FAB9’s Multicam Trident is a large-format flatbed with a 2500mm length by 1250mm width bed, which means it will accept a standard material sheet size (2440mm x 1220mm). It also has a solid machine base, which allows for processing heavier, more demanding jobs with maximum stability.

The fab 4
In the world of flatbed CNC routers, a machine’s number of ‘axes’ (singular: ‘axis’) pertains to the number of directions in which the cutting tool and/or the material itself can move.

Our Multicam Trident is a 3-axis CNC router with an optional 4th axis. The first 3 axes — X, Y and Z — refer to the length (X), width (Y) and height (Z) of the router tool’s movement capability.

Put another way, the X-axis processes material lengthways, the Y-axis processes material widthways, and the Z-axis processes materials heighthways. (Incidentally, the Multicam Trident’s gantry — the bridge-like structure that spans the table with the tool-bit attached to it — is 150mm high, which means the Z-axis can process materials up to 120mm in thickness.)

What about the 4th axis?

The optional 4th axis allows the material you are working with to rotate on either the X-axis, Y-axis or Z-axis, giving you greater processing possibilities and achieve more complex detail. 4-axis processing is especially useful for cylindrical jobs, like milling a rounded table leg, where it’s easiest to work fluidly along a spinning piece instead of stopping and starting to alternate between the X, Y or Z-axes.

Fuss-free processing with the hybrid triple head and automatic tool changer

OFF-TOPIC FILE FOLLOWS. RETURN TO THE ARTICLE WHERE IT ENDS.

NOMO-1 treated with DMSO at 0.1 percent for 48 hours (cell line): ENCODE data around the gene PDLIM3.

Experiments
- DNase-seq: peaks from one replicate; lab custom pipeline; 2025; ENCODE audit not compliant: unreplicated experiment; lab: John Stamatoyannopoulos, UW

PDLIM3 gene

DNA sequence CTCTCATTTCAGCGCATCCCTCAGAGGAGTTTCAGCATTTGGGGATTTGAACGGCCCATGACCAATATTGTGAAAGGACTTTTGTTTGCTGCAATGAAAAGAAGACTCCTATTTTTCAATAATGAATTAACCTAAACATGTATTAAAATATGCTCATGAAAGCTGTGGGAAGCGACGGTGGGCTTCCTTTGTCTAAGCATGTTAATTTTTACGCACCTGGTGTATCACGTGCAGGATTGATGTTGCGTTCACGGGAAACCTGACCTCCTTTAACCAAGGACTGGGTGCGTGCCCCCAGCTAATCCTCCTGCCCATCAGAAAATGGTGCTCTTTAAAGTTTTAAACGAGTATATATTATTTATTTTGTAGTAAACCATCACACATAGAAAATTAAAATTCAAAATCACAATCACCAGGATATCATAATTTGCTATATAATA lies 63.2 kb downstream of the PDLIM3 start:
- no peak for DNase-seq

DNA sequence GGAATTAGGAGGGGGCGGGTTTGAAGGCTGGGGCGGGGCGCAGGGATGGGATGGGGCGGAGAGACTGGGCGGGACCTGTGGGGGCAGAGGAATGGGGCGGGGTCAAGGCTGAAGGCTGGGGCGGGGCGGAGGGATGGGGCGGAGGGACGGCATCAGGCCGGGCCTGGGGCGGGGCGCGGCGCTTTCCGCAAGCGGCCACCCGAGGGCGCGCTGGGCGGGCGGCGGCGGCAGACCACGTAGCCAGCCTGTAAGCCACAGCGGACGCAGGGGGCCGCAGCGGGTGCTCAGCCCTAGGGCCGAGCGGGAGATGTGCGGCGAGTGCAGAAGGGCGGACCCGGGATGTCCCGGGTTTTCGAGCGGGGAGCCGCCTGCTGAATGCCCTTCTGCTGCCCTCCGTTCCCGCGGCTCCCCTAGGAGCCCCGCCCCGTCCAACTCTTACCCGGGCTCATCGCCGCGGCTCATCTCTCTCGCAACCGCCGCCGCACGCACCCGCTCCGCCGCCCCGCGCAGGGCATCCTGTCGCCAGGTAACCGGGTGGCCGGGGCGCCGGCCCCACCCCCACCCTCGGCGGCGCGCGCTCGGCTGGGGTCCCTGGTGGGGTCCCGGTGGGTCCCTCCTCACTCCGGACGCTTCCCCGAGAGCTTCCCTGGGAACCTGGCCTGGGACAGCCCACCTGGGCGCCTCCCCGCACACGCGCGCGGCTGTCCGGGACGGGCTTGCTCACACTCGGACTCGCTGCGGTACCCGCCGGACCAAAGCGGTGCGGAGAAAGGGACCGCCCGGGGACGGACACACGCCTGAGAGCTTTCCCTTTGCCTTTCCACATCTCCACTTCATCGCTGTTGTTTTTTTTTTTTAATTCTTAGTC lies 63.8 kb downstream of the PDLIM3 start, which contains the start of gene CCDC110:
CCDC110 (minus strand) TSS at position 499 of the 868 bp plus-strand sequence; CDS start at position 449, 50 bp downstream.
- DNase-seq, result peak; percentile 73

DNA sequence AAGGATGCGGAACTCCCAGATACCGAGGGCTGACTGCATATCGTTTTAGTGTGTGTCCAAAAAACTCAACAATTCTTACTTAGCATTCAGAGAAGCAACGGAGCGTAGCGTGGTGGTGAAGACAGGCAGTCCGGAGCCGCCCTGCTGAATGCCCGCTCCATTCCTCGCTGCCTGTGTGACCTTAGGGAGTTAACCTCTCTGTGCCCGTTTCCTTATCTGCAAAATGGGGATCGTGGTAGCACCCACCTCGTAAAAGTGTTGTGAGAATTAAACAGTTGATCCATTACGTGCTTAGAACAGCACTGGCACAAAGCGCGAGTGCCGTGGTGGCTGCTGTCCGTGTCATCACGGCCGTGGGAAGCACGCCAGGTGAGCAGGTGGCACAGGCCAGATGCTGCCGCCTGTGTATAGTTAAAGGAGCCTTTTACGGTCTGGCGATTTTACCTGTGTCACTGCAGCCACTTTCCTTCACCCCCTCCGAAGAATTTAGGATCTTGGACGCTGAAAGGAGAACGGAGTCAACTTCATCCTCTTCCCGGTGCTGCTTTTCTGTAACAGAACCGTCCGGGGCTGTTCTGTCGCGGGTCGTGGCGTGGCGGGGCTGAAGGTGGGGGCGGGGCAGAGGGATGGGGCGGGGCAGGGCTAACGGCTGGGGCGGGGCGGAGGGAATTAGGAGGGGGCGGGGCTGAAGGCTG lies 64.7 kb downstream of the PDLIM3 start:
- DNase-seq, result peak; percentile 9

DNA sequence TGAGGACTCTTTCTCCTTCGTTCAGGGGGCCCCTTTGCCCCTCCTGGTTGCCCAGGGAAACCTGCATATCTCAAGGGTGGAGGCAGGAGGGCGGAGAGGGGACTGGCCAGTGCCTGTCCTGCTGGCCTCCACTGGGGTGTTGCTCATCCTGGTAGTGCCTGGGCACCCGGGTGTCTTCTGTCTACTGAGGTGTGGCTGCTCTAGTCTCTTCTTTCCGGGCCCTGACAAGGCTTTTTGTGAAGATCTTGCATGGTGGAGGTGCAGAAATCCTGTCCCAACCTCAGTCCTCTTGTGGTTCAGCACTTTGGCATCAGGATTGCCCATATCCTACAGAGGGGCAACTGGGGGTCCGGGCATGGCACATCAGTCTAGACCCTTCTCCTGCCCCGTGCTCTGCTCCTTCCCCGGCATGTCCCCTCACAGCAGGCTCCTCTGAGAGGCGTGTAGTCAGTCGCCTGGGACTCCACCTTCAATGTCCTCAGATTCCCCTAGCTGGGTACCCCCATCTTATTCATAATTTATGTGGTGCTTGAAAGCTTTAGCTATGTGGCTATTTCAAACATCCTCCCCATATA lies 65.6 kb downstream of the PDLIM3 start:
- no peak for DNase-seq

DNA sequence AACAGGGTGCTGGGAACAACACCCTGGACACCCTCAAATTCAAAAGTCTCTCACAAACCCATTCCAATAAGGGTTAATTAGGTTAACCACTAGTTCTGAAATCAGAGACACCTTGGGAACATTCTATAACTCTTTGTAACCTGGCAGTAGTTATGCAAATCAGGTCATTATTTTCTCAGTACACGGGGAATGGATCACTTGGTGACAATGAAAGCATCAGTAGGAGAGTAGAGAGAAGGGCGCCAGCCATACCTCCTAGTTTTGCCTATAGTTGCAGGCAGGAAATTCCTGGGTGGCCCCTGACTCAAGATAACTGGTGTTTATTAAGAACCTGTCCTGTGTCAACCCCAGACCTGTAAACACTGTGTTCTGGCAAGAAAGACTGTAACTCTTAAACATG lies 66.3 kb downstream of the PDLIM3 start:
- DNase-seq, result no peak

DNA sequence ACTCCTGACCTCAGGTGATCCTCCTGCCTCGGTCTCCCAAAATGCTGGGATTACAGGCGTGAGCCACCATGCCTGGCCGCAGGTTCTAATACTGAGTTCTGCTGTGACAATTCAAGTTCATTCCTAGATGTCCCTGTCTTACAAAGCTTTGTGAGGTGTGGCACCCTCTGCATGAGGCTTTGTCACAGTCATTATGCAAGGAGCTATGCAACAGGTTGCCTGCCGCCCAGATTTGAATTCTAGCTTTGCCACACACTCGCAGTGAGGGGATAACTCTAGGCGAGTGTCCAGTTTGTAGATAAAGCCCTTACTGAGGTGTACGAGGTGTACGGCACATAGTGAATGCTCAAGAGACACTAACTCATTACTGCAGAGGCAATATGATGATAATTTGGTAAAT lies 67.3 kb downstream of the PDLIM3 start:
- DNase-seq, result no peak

How fine or smooth you can make your project on a CNC router all comes down to tool change capacity — something the Multicam Trident does superbly by featuring a ‘hybrid triple head’, aka., a selection of three different cutting technologies, comprising of either a routing spindle action, a tangential knife or oscillating knife.

CNC routed Little Stool (2010) by Rivets + Rockets

The tangential knife, can slice through heavier-flexible and semi-rigid materials like different kinds of metal and wood and the oscillating knife, uses a ‘sawing action’ to cut through flexible materials like foam, corrugated plastic, cardboard and paper.

The hybrid triple head makes it possible to move effortlessly between technologies without having to interrupt your routing session to change them manually — a particularly useful, time-saving feature if you’re working on a complex piece that requires lots of different tool actions.

The Auto-Tool Change carousel, which is fully enclosed for user safety, works seamlessly in tandem with the hybrid triple head by moving alongside the Multicam Trident’s gantry, so you can switch rapidly between a range of tools of different shapes and sizes with zero fuss.

Live deck vacuum system
On a traditional router bed, you have to secure the materials you are processing solely with clamps — a method without any guarantees that the clamps will even keep your piece firmly fixed in one place. Flatbed routers with vacuum beds hold the material with additional security, and with its Live Deck vacuum switching system, the Multicam Trident goes a step further. Working in tandem with the vacuum bed to activate and deactivate its suction in different zones according to the position of the machine cutting head, the Live Deck vacuum switching system provides the area in use with the optimal amount of suction and hold. A particularly important feature if you are working on a job that requires a high level of accuracy or detail and you need the material to be held firmly, and evenly, in place.